A couple of things have helped me recently. One – I think from a financial perspective our lives have never been so complicated. HSA’s, complex healthcare, insurance, retirement options, kids costs, etc – never been so complicated. I don’t beat myself up about not getting it perfect. I also don’t beat myself up about spending too much – just make a solid effort. Whatever your spending is – I can guarantee that you are doing a better job with what you have than 99% of Americans! So remember that and don’t fret about it too much. Try not to overthink past decisions, it will drive you nuts and you can’t change it them!

    The second thing that has helped me is getting into a hobby or activity that keeps me busy – and is new and exciting. I have picked up coaching the local soccer team. This is a new activity where I’m learning, its exciting, and helping others. Giving is fulfilling, more to the giver than the recipient! Seems like you are happiest when you are taking on a new gardening or homesteading thing you haven’t tried before. Sharing your story is helping others.

    Good luck, and keep up the great posts.

    • David says:

      Thanks šŸ™‚ You have a knack for commenting on the posts when I’m feeling the most down, and your comments have been some of the most encouraging to keep updating this space.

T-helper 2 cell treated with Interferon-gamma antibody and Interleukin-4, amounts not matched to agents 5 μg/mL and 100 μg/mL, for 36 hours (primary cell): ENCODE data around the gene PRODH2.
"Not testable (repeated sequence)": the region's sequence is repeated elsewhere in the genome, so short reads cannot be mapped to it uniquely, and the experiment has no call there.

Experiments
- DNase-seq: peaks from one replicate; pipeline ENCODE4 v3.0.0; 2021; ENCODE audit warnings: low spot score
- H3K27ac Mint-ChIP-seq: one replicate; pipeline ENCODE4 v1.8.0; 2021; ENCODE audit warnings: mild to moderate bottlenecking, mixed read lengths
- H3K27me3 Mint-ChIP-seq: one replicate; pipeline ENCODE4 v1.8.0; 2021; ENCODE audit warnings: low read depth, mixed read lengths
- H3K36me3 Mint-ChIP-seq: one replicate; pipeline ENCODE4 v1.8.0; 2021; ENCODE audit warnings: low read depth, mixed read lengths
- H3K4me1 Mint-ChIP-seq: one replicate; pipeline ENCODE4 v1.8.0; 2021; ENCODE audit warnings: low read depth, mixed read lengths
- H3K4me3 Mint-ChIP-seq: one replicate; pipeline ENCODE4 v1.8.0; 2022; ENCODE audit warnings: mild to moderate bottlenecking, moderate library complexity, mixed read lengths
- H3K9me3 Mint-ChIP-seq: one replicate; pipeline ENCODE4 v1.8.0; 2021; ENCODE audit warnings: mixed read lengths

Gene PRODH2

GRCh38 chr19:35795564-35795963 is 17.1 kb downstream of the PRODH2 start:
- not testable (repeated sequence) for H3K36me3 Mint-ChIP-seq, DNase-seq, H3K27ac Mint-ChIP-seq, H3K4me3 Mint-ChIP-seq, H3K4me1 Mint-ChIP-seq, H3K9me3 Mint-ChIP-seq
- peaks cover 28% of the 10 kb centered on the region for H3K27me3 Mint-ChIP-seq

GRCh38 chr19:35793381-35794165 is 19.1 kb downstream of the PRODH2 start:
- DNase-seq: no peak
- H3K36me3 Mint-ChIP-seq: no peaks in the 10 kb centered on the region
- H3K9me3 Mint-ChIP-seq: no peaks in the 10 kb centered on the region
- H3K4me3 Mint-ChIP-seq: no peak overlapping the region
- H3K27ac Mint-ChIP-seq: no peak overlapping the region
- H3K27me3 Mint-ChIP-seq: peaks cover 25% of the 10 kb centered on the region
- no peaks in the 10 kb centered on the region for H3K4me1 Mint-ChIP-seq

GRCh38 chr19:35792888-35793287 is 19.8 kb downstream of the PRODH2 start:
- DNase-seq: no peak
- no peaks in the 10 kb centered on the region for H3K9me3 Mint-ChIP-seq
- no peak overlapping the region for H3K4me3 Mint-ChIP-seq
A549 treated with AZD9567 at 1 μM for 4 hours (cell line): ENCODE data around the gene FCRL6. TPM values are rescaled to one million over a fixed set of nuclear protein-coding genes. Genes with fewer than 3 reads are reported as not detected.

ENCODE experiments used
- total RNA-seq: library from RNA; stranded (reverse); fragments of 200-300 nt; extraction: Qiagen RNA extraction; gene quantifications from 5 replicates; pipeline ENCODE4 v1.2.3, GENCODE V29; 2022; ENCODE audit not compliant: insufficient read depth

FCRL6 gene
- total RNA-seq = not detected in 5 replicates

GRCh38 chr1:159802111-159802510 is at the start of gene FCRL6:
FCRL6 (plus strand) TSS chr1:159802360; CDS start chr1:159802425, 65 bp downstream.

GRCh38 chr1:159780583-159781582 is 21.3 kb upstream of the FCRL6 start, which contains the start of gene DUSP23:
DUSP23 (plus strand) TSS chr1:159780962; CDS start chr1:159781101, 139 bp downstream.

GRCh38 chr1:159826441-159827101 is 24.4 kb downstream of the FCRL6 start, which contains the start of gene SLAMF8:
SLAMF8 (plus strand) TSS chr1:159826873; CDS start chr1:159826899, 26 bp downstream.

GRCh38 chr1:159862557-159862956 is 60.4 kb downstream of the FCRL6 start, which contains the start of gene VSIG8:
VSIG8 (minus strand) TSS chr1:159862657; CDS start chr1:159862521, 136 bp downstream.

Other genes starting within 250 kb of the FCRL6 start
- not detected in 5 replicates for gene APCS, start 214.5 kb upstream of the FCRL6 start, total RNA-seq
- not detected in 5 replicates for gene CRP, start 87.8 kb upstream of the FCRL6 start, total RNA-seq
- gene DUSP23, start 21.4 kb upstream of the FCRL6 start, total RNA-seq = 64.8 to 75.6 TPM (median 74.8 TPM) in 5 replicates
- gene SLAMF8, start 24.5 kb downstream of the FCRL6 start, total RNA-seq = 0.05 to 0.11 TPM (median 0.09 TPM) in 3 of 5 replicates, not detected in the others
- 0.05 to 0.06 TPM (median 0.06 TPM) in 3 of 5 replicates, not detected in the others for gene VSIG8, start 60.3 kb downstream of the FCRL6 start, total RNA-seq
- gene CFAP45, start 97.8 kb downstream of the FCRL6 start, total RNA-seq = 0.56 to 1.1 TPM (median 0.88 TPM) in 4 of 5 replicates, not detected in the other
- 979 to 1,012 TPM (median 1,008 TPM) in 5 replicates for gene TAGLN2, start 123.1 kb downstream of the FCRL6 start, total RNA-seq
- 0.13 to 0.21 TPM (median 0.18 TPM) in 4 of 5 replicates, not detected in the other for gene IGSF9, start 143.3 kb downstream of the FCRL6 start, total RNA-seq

2. I’ll miss your posts and will certainly follow if you create a FB page and/or gardening blog. (I live vicariously through your garden. Someday…)

    I really respect your constant efforts to take care of yourself, and those, too, have been inspirational to me, especially during the end of my marriage. My family tree is full of fathers who–I don’t know. Were they not trying? Was high-functioning alcoholism and early death (actual or likely) really the best they could do? You are choosing something different for your kids, and I’m happy for them.

    Be well, Chief. You have my best wishes.

    • David says:

      Thanks, FP šŸ™‚ My best wishes on your divorce. I haven’t been able to keep up with your news, but I hope it is going well.

      • Thanks, Chief! I won’t bore you with all the details, which are extensive, but yes, it is going very well. I am feeling very optimistic and we’re getting along well for coparenting and detail negotiation.

  3. Fuzzy says:

    I love your blog! I think you’re doing a great job. Little by little it will all come together and pay off. Sending you a virtual hug:)

  4. frugalscholar says:

    As others have said–I love reading about your progress. Though you are choosing a different path than the one I did (grad school, had kids late, working full time, in 60s now), I was frugal in ways that most of my friends and colleagues were not. You are way ahead of where we were at your age–and how lucky to have 3 children!

    • David says:

      I thought grad school was my path but dropped out around when I had a Masters’ equivalent. I’m finding more and more I need physical work to stay happy. I also find the infinite variables of growing things far more challenging and stimulating than just about anything I studied in school. If you listen to interviews with successful farmers, it’s amazing how smart most of them are. It’s a really tough business to succeed in.

  5. From someone who has been there, too: I hope you’ll feel a lot better soon.